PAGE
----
CATEGORIES Documentary, Theatrical Reviews, Festival Reports, Los Angeles Film Festival, Reviews, Cinematical
If Tolstoy had lived in our time, he might have expanded on his famed quote from Anna Karenina to note that happy families are all alike; every unhappy family is unhappy in its own way ... and that's demonstrated through their documentary. Following in the archival-confessional mold of such documentaries as Tarnation and Capturing the Friedmans, filmmaker Morgan Dews has created Must Read After My Death -- or, rather, assembled it, from decades of photographs and home movies and Dictaphone recordings found in his grandmother's home after her passing. Dews doesn't interject himself into this material; at the same time, he's made the decisions that shape it -- the inclusions, the deletions, the things we linger on, the things elided over.
Must Read After My Death is, first and foremost, a portrait of the marriage between Allis and Charlie. Allis is a mother and home maker, but the need to be perfect chances at her, chokes her; Charley travels for work, a charmer and hearty man's man whose easy charm makes it entirely too easy to ignore his family. Hoping to make Charley's distance more tolerable -- or, at least, more entertaining -- the family purchased a Dictaphone, and sent audio recordings back and forth. These recordings -- made in quiet contemplation or moments of anger, some heavy with things unsaid, some thick with the sounds of rage and desperation -- are the aching heart and wounded soul of the film.
But it's dismissing Dews's accomplishment and eye to simply suggest that Must Read After My Death is some happy accident cobbled together from found footage and primal screams. As the children -- Anne, Bruce, Chuck and Douglas -- grow, they speak out on the Dictaphone recordings as well, or they're mentioned as topics of concern. Allis even keeps using the Dictaphone after Charley returns from his travels -- in part as a therapeutic aid, but possibly in part because it must have been nice to know someone was listening.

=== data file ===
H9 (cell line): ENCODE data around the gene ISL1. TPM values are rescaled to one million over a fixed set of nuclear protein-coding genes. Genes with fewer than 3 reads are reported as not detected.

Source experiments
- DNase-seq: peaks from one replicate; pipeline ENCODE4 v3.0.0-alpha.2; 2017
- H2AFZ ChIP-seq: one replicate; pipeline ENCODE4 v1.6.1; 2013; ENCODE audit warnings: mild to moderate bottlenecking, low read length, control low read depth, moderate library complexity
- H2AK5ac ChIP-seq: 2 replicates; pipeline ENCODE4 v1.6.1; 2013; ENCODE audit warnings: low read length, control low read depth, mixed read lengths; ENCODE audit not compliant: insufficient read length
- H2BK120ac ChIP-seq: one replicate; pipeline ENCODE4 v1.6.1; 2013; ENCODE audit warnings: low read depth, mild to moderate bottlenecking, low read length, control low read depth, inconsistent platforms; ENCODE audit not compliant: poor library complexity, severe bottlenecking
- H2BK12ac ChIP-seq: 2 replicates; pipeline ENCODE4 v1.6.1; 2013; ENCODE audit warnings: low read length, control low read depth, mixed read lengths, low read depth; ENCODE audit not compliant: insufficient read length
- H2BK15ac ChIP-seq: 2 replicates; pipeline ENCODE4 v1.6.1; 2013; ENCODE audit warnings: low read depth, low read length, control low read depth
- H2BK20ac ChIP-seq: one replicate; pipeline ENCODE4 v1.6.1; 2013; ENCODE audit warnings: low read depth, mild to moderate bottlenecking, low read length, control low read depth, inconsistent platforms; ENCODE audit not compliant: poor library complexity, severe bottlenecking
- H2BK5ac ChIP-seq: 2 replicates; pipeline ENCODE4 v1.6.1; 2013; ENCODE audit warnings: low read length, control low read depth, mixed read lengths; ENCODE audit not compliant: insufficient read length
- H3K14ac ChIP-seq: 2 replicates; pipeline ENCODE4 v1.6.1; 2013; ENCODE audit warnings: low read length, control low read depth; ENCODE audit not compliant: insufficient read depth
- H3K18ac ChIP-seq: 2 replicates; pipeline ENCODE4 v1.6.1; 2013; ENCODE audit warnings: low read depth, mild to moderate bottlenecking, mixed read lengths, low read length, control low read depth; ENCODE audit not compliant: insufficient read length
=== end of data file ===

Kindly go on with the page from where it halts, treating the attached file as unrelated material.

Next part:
And we listen; sound designed and composer Paul Damian Hogan mixes original compositions with the found tapes, as Dews cuts and re-cuts home movies and photographs over the words and score; the end effect is as mesmerizing as it is uncomfortable. Some will sneer that pretty much anyone could root around in their attic and make a similar documentary -- and yet, Dews is hardly 'anyone,' and the care and concern he puts into shaping this film out of hundreds of hours of material is as careful and close as the attention a sculptor uses to coax a graceful sculpture that moves our souls out of a much larger mass of silent stone.
Much like Mad Men or Far From Heaven, Must Read After My Death shows the real feelings and hidden problems lurking behind the horn rim glasses and happy dinner parties of prosperous post-war America; and yet, the people in Must Read After My Death were and are real. Must Read After My Death would probably be easier to take if it was fictional; we wouldn't worry so much about the cracks of sorrow in Allis's voice, or come to hate the boom of rage in Charley's shouts. In a time when memoirs and tell-all books clot the shelves, the effort and skill evident in crafting the visual flow and soundscapes of Must Read After My Death make it a welcome reminder of the difference between true confessions and true art.